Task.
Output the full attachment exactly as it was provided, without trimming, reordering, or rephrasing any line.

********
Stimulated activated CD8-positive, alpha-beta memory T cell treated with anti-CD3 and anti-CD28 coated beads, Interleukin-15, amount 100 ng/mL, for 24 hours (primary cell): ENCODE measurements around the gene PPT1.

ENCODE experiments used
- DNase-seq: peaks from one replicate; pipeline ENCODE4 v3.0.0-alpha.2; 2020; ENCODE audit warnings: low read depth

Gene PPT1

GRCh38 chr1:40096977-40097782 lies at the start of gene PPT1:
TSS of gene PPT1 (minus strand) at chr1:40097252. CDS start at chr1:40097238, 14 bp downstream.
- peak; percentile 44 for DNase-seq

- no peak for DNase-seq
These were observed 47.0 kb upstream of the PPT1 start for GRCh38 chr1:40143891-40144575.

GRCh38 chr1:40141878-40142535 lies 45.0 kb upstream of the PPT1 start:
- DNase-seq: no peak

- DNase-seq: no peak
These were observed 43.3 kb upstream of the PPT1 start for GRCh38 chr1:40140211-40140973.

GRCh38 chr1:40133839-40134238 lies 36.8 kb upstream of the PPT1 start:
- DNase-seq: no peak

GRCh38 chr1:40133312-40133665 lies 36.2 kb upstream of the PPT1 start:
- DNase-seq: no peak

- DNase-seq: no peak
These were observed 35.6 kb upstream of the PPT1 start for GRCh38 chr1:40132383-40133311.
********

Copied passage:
Stimulated activated CD8-positive, alpha-beta memory T cell treated with anti-CD3 and anti-CD28 coated beads, Interleukin-15, amount 100 ng/mL, for 24 hours (primary cell): ENCODE measurements around the gene PPT1.

ENCODE experiments used
- DNase-seq: peaks from one replicate; pipeline ENCODE4 v3.0.0-alpha.2; 2020; ENCODE audit warnings: low read depth

Gene PPT1

GRCh38 chr1:40096977-40097782 lies at the start of gene PPT1:
TSS of gene PPT1 (minus strand) at chr1:40097252. CDS start at chr1:40097238, 14 bp downstream.
- peak; percentile 44 for DNase-seq

- no peak for DNase-seq
These were observed 47.0 kb upstream of the PPT1 start for GRCh38 chr1:40143891-40144575.

GRCh38 chr1:40141878-40142535 lies 45.0 kb upstream of the PPT1 start:
- DNase-seq: no peak

- DNase-seq: no peak
These were observed 43.3 kb upstream of the PPT1 start for GRCh38 chr1:40140211-40140973.

GRCh38 chr1:40133839-40134238 lies 36.8 kb upstream of the PPT1 start:
- DNase-seq: no peak

GRCh38 chr1:40133312-40133665 lies 36.2 kb upstream of the PPT1 start:
- DNase-seq: no peak

- DNase-seq: no peak
These were observed 35.6 kb upstream of the PPT1 start for GRCh38 chr1:40132383-40133311.